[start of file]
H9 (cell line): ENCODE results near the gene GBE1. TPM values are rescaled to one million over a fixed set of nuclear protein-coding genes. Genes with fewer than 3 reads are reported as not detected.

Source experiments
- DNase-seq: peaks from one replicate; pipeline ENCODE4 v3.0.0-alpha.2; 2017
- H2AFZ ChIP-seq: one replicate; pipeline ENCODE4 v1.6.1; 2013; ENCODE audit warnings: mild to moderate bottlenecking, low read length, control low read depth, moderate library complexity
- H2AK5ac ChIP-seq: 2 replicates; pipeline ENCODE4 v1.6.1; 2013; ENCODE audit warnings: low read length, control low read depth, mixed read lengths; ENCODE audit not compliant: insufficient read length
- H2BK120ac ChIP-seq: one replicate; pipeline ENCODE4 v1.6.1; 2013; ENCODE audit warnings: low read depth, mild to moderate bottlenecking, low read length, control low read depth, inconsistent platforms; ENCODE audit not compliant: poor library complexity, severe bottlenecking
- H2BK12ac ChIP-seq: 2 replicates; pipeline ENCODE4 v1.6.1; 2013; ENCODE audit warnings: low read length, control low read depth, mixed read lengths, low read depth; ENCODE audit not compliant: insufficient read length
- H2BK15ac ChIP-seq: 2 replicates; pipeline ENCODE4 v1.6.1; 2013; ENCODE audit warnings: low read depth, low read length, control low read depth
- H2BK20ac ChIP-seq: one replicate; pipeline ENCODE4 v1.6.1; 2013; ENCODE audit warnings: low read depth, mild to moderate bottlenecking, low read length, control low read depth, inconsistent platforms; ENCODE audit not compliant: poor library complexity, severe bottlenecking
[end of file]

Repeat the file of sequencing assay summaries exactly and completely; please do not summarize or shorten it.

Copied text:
H9 (cell line): ENCODE results near the gene GBE1. TPM values are rescaled to one million over a fixed set of nuclear protein-coding genes. Genes with fewer than 3 reads are reported as not detected.

Source experiments
- DNase-seq: peaks from one replicate; pipeline ENCODE4 v3.0.0-alpha.2; 2017
- H2AFZ ChIP-seq: one replicate; pipeline ENCODE4 v1.6.1; 2013; ENCODE audit warnings: mild to moderate bottlenecking, low read length, control low read depth, moderate library complexity
- H2AK5ac ChIP-seq: 2 replicates; pipeline ENCODE4 v1.6.1; 2013; ENCODE audit warnings: low read length, control low read depth, mixed read lengths; ENCODE audit not compliant: insufficient read length
- H2BK120ac ChIP-seq: one replicate; pipeline ENCODE4 v1.6.1; 2013; ENCODE audit warnings: low read depth, mild to moderate bottlenecking, low read length, control low read depth, inconsistent platforms; ENCODE audit not compliant: poor library complexity, severe bottlenecking
- H2BK12ac ChIP-seq: 2 replicates; pipeline ENCODE4 v1.6.1; 2013; ENCODE audit warnings: low read length, control low read depth, mixed read lengths, low read depth; ENCODE audit not compliant: insufficient read length
- H2BK15ac ChIP-seq: 2 replicates; pipeline ENCODE4 v1.6.1; 2013; ENCODE audit warnings: low read depth, low read length, control low read depth
- H2BK20ac ChIP-seq: one replicate; pipeline ENCODE4 v1.6.1; 2013; ENCODE audit warnings: low read depth, mild to moderate bottlenecking, low read length, control low read depth, inconsistent platforms; ENCODE audit not compliant: poor library complexity, severe bottlenecking